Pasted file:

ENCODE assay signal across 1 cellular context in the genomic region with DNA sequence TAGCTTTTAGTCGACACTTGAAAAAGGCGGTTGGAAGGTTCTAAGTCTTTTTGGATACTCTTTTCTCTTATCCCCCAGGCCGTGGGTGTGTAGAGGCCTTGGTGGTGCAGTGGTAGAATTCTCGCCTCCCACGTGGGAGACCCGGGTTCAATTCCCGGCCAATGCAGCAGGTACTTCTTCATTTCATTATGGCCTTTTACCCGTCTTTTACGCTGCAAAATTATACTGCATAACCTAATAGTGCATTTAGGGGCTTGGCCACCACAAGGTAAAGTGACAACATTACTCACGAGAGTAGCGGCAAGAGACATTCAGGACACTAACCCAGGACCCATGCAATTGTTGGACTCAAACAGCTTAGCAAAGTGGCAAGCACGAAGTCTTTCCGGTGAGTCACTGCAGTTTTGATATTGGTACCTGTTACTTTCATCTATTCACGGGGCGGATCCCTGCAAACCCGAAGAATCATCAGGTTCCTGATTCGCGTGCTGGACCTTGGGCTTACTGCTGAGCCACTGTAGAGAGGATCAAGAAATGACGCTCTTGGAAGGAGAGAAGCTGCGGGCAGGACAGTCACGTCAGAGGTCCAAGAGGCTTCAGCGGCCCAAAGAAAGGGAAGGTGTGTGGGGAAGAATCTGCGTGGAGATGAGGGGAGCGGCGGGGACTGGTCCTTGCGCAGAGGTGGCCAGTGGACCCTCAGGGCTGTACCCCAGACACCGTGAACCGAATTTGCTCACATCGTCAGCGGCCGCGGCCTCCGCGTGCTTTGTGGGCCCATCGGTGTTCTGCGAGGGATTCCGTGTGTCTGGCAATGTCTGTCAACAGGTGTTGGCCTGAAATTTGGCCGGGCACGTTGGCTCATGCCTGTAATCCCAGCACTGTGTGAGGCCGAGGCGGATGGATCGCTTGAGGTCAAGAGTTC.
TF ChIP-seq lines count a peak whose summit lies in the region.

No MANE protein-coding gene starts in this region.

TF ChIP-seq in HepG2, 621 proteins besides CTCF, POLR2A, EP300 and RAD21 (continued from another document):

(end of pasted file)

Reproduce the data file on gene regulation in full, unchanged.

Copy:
ENCODE assay signal across 1 cellular context in the genomic region with DNA sequence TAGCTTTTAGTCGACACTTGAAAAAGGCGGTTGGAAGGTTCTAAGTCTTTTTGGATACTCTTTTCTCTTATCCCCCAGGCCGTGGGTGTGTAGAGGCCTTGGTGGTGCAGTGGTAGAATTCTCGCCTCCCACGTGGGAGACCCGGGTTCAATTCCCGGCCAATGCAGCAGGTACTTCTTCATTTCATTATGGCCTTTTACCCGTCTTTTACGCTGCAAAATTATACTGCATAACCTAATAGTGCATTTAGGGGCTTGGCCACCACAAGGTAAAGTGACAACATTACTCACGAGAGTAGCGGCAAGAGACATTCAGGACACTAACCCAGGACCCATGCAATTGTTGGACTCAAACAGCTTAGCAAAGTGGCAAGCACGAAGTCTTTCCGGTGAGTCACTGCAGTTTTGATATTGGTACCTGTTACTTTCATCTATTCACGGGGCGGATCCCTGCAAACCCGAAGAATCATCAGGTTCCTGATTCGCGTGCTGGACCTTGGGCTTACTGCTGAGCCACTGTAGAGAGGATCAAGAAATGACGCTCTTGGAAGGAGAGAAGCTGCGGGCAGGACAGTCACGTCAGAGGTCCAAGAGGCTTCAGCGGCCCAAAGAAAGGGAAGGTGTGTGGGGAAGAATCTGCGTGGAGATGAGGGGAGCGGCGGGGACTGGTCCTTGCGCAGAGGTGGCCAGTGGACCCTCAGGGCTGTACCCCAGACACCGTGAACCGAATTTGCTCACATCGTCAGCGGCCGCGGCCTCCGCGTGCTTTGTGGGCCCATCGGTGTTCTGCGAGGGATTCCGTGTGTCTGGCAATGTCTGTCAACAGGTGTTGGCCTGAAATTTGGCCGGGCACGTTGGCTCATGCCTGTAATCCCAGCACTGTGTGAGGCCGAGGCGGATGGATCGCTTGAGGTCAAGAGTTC.
TF ChIP-seq lines count a peak whose summit lies in the region.

No MANE protein-coding gene starts in this region.

TF ChIP-seq in HepG2, 621 proteins besides CTCF, POLR2A, EP300 and RAD21 (continued from another document):